The military routinely separates men from women and takes the men for security screenings to determine their involvement with ISIS forces, according to all witnesses Human Rights Watch interviewed. The authorities may impose reasonable and proportionate security measures, but should do so under judicial supervision and in a transparent manner, Human Rights Watch said. The families of anyone detained should know where they are being held, and all persons detained should promptly be brought before a judge to determine the legality of their detention.
All suspected crimes, including torture, murder, and other abuses, committed by members of any side in the conflict, should be investigated by the criminal justice authorities, speedily, transparently, and effectively, up to the highest levels responsible. When evidence of criminal responsibility emerges, prosecutions should follow. Those conducting such criminal investigations and making decisions about prosecutions should be independent of those being investigated, including being outside any military chain of command and being free from political interference in their decisions. The authorities should ensure the safety of all witnesses. At the same time, a commission of inquiry or equivalent should be created to examine the wider concerns about whether such crimes and abuses are being committed in a widespread or systematic way.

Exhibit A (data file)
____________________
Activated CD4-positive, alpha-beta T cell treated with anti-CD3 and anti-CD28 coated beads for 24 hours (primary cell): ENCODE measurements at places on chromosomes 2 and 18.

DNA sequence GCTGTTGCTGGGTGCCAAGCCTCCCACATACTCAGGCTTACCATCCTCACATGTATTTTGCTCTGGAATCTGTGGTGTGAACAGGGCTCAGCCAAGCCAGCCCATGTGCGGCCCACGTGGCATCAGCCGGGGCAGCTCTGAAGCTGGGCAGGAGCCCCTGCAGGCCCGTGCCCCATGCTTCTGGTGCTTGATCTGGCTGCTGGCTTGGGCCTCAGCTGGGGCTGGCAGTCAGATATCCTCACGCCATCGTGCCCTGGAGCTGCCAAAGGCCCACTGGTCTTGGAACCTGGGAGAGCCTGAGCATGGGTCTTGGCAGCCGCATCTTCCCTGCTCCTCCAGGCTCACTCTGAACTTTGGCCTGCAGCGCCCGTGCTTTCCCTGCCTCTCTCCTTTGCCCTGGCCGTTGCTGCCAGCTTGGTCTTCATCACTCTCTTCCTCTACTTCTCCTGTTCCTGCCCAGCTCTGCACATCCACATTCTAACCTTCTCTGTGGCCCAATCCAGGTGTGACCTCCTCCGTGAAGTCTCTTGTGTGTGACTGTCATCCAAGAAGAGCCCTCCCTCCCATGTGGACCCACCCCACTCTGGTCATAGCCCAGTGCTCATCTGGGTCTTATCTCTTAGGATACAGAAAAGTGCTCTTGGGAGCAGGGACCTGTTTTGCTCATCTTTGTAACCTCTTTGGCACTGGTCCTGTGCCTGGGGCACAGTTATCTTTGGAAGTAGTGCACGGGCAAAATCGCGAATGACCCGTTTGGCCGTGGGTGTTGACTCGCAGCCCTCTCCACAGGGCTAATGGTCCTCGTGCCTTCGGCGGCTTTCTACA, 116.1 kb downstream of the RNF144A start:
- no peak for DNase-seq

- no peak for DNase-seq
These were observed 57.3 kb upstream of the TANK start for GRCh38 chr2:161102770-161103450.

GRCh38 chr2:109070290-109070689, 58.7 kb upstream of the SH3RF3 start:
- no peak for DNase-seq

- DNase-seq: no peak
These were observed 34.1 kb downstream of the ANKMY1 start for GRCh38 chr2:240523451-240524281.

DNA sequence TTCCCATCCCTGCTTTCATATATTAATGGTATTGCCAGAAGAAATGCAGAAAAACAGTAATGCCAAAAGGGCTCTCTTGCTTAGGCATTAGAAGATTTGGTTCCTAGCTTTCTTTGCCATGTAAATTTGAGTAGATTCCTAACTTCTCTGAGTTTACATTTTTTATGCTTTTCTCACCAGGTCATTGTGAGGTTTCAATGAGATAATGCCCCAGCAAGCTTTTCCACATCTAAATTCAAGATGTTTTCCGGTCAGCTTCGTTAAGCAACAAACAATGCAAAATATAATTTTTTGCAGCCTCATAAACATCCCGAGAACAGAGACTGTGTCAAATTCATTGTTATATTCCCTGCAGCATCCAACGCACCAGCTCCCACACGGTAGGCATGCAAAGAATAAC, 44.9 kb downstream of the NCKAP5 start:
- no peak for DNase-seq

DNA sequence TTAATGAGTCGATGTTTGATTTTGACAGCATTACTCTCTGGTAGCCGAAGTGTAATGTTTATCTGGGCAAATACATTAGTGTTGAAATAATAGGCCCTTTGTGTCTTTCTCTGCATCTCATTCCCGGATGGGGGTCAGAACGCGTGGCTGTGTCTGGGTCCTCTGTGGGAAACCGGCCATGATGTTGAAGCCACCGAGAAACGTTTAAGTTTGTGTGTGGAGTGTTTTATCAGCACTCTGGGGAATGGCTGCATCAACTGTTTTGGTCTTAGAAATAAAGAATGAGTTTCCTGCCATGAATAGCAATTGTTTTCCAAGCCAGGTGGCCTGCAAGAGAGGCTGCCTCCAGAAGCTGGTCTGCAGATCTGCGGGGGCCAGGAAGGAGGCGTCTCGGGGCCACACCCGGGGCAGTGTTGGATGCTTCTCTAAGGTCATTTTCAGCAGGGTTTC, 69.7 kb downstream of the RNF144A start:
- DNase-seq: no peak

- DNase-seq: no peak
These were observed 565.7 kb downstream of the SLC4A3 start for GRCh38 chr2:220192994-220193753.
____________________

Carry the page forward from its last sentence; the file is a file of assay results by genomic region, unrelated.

On June 3, the highest Shia religious authority, Ayatollah al-Sistani “cautioned” that fighters must not attack non-combatants materially or psychologically. On June 5, Hadi al-Amiri, the commander of the Badr Brigades, vowed to hold those responsible for abuse accountable.
“I acknowledge that there were mistakes,” al-Abadi told Iraqi state television on June 4, “but they were not systematic and we will not cover up any [of them].”
“The government should not stand idly by while fighters commit atrocities in its name,” Stork said. “Political, security, and judicial officials should work together transparently to establish the truth about what has happened around Fallujah and why.”
The Fallujah Operation
On May 23, Iraqi security forces began operations to retake Fallujah, where UN officials estimate about 50,000 civilians, including 20,000 children, remain. Those forces include the elite US-trained military Counter-Terrorism Service (CTS), local and federal police, militias under the Popular Mobilization Forces (PMF) umbrella, Sunni fighters from Anbar province, and Iraqi and US-led coalition air forces.